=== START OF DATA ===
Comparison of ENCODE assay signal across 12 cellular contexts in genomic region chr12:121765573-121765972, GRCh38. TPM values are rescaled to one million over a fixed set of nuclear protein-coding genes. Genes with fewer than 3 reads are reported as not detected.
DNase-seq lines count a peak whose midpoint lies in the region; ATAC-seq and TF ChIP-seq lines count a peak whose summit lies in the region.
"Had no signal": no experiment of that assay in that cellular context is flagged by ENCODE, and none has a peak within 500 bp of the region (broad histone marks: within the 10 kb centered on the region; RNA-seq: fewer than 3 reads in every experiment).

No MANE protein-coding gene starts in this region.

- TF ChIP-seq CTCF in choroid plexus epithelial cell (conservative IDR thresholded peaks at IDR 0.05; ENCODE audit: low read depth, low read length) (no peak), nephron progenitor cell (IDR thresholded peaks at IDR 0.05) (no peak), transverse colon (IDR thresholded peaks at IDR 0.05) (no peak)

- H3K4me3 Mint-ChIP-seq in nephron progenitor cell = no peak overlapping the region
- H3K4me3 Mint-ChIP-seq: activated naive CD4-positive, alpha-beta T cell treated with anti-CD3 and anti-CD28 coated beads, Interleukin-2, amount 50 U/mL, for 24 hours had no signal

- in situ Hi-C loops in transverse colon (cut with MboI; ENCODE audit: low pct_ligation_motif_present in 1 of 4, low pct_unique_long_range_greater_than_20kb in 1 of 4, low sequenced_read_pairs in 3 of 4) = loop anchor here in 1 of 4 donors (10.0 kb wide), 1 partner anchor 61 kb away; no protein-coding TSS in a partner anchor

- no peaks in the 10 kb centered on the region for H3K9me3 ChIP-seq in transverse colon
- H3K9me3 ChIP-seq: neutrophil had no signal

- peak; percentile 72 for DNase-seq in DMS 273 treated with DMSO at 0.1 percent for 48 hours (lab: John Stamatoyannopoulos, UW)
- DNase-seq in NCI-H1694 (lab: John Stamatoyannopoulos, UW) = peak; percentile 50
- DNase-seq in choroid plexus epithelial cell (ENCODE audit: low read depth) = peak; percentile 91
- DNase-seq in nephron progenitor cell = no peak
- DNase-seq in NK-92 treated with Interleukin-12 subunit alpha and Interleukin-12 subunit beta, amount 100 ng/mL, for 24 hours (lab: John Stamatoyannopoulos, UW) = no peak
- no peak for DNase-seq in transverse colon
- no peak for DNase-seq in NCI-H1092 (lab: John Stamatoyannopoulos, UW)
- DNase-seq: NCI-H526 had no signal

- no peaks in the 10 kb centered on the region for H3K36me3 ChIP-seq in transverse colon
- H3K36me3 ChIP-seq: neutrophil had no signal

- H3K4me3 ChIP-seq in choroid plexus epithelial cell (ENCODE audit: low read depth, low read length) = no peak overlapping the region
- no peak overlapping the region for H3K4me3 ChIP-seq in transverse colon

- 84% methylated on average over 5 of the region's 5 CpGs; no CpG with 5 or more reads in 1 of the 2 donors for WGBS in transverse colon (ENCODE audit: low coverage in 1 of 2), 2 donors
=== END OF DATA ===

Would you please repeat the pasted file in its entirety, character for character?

Comparison of ENCODE assay signal across 12 cellular contexts in genomic region chr12:121765573-121765972, GRCh38. TPM values are rescaled to one million over a fixed set of nuclear protein-coding genes. Genes with fewer than 3 reads are reported as not detected.
DNase-seq lines count a peak whose midpoint lies in the region; ATAC-seq and TF ChIP-seq lines count a peak whose summit lies in the region.
"Had no signal": no experiment of that assay in that cellular context is flagged by ENCODE, and none has a peak within 500 bp of the region (broad histone marks: within the 10 kb centered on the region; RNA-seq: fewer than 3 reads in every experiment).

No MANE protein-coding gene starts in this region.

- TF ChIP-seq CTCF in choroid plexus epithelial cell (conservative IDR thresholded peaks at IDR 0.05; ENCODE audit: low read depth, low read length) (no peak), nephron progenitor cell (IDR thresholded peaks at IDR 0.05) (no peak), transverse colon (IDR thresholded peaks at IDR 0.05) (no peak)

- H3K4me3 Mint-ChIP-seq in nephron progenitor cell = no peak overlapping the region
- H3K4me3 Mint-ChIP-seq: activated naive CD4-positive, alpha-beta T cell treated with anti-CD3 and anti-CD28 coated beads, Interleukin-2, amount 50 U/mL, for 24 hours had no signal

- in situ Hi-C loops in transverse colon (cut with MboI; ENCODE audit: low pct_ligation_motif_present in 1 of 4, low pct_unique_long_range_greater_than_20kb in 1 of 4, low sequenced_read_pairs in 3 of 4) = loop anchor here in 1 of 4 donors (10.0 kb wide), 1 partner anchor 61 kb away; no protein-coding TSS in a partner anchor

- no peaks in the 10 kb centered on the region for H3K9me3 ChIP-seq in transverse colon
- H3K9me3 ChIP-seq: neutrophil had no signal

- peak; percentile 72 for DNase-seq in DMS 273 treated with DMSO at 0.1 percent for 48 hours (lab: John Stamatoyannopoulos, UW)
- DNase-seq in NCI-H1694 (lab: John Stamatoyannopoulos, UW) = peak; percentile 50
- DNase-seq in choroid plexus epithelial cell (ENCODE audit: low read depth) = peak; percentile 91
- DNase-seq in nephron progenitor cell = no peak
- DNase-seq in NK-92 treated with Interleukin-12 subunit alpha and Interleukin-12 subunit beta, amount 100 ng/mL, for 24 hours (lab: John Stamatoyannopoulos, UW) = no peak
- no peak for DNase-seq in transverse colon
- no peak for DNase-seq in NCI-H1092 (lab: John Stamatoyannopoulos, UW)
- DNase-seq: NCI-H526 had no signal

- no peaks in the 10 kb centered on the region for H3K36me3 ChIP-seq in transverse colon
- H3K36me3 ChIP-seq: neutrophil had no signal

- H3K4me3 ChIP-seq in choroid plexus epithelial cell (ENCODE audit: low read depth, low read length) = no peak overlapping the region
- no peak overlapping the region for H3K4me3 ChIP-seq in transverse colon

- 84% methylated on average over 5 of the region's 5 CpGs; no CpG with 5 or more reads in 1 of the 2 donors for WGBS in transverse colon (ENCODE audit: low coverage in 1 of 2), 2 donors